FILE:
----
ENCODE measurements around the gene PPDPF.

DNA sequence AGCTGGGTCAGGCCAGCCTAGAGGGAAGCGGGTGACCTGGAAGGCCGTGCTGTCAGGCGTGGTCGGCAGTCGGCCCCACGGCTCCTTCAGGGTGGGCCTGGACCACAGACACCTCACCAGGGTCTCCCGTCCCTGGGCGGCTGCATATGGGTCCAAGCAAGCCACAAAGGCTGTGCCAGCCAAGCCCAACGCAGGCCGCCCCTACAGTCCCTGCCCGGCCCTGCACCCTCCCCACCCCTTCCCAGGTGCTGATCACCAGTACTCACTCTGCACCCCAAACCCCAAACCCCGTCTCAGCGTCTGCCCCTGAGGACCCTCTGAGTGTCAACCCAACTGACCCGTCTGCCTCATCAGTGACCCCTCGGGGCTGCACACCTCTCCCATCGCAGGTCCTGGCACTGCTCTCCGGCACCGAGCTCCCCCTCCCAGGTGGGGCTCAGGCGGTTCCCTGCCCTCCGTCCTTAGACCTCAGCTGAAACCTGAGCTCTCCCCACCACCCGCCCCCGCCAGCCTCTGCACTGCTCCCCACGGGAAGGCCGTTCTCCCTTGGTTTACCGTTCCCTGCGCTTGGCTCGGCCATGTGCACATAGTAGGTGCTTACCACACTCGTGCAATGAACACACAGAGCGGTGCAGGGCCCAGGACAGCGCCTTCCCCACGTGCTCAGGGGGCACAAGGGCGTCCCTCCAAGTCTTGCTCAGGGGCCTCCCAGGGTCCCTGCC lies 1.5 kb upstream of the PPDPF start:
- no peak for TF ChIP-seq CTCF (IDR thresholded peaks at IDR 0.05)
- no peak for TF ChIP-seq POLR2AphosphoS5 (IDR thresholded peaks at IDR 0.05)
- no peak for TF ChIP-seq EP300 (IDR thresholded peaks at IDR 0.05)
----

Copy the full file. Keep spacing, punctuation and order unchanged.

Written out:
ENCODE measurements around the gene PPDPF.

DNA sequence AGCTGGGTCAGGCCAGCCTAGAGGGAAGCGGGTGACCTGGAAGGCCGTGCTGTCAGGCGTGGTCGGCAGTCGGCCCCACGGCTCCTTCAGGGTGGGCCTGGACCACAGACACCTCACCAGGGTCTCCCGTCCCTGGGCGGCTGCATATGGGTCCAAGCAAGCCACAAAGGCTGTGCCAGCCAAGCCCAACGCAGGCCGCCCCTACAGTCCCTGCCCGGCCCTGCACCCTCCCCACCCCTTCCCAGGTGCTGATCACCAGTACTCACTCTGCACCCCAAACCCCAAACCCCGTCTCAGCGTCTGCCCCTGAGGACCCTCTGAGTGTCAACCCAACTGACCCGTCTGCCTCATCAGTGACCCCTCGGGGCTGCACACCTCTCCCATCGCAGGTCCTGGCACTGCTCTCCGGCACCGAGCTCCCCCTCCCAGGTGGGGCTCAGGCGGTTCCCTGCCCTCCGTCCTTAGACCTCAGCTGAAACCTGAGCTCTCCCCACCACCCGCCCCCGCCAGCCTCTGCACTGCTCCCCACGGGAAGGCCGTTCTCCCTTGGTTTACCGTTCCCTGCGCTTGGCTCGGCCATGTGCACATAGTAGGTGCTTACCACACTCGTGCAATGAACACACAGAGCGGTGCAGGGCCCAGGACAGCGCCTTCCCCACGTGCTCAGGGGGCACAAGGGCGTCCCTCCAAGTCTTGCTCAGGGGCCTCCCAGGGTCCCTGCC lies 1.5 kb upstream of the PPDPF start:
- no peak for TF ChIP-seq CTCF (IDR thresholded peaks at IDR 0.05)
- no peak for TF ChIP-seq POLR2AphosphoS5 (IDR thresholded peaks at IDR 0.05)
- no peak for TF ChIP-seq EP300 (IDR thresholded peaks at IDR 0.05)